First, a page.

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Central to our credit risk management and our assessment of appropriate loss allowance is our loan risk rating system. Under this system, the originating credit officer assigns borrowers an initial risk rating based on a thorough analysis of each borrower's financial capacity in conjunction with industry and economic trends. Approvals are made based upon the amount of inherent credit risk specific to the transaction and are reviewed for appropriateness by senior line and credit administration personnel. Credits are monitored by line and credit administration personnel for deterioration in a borrower's financial condition which may impact the ability of the borrower to perform under the contract. Although management has allocated a portion of the allowance to specific loans, specific loan pools, and off-balance sheet credit exposures (which are reported separately as part of other liabilities), the adequacy of the allowance is considered in its entirety.

Non-Accrual Loan Policy

Interest on loans is credited to income as earned and is accrued only if deemed collectible. Accrual of interest is discontinued when a loan is over 90 days delinquent or if management believes that collection is highly uncertain. Generally, payments received on nonaccrual loans are recorded as principal reductions. Interest income is recognized after all principal has been repaid or an improvement in the condition of the loan has occurred that would warrant resumption of interest accruals. Loans are considered past due if the required principal and interest payments have not been received as of the date such payments were due.

Stock-Based Compensation

The Company recognizes in the statement of income the grant-date fair value of stock options and other equity-based forms of compensation issued to employees over the employees' requisite service period (generally the vesting period). The Company uses the straight-line recognition of expenses for awards with graded vesting. The Company utilizes a binomial pricing model for all grants. Expected volatility is based on the historical volatility of the price of the Company's stock for the period equal to the contractual stock option term. The Company uses historical data to estimate option exercise and stock option forfeiture rates within the valuation model. The expected term of options granted for the binomial model is derived from applying a historical suboptimal exercise factor to the contractual term of the grant. For binomial pricing, the risk-free rate for periods is equal to the U.S. Treasury yield at the time of grant and commensurate with the contractual term of the grant.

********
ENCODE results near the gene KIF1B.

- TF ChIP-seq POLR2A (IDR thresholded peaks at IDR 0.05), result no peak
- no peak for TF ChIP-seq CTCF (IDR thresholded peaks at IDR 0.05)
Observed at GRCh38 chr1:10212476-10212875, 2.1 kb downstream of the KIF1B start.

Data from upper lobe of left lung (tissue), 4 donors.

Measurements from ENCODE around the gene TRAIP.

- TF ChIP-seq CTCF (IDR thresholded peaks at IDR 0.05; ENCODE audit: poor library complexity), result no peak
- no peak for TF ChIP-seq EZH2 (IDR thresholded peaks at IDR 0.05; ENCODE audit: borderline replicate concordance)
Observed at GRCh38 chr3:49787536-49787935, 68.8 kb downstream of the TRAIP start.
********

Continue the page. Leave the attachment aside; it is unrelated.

Other Real Estate Owned

Other real estate owned, which represents real estate acquired through foreclosure, or deed in lieu of foreclosure in satisfaction of commercial and real estate loans, is carried at the lower of cost or estimated fair value less the estimated selling costs of the real estate. The fair value of the property is based upon a current appraisal. The difference between the fair value of the real estate collateral and the loan balance at the time of transfer is recorded as a loan charge off if fair value is lower. Subsequent to foreclosure, management periodically performs valuations and the OREO property is carried at the lower of carrying value or fair value, less costs to sell. The determination of a property's estimated fair value incorporates (1) revenues projected to be realized from disposal of the property, (2) construction and renovation costs, (3) marketing and transaction costs, and (4) holding costs (e.g., property taxes, insurance and homeowners' association dues). Any subsequent declines in the fair value of the OREO property after the date of transfer are recorded through a write-down of the asset. Any subsequent operating expenses or income, reduction in estimated fair values, and gains or losses on disposition of such properties are charged or credited to current operations.


Oak Valley Community Bank commenced operations in May 1991. We are an insured bank under the Federal Deposit Insurance Act and are a member of the Federal Reserve. Since its formation, the Company has provided basic banking services to individuals and business enterprises in Oakdale, California and the surrounding areas. The focus of the Company is to offer a range of commercial banking services designed for both individuals and small to medium-sized businesses in the two main areas of service of the Company: the Central Valley and the Eastern Sierras.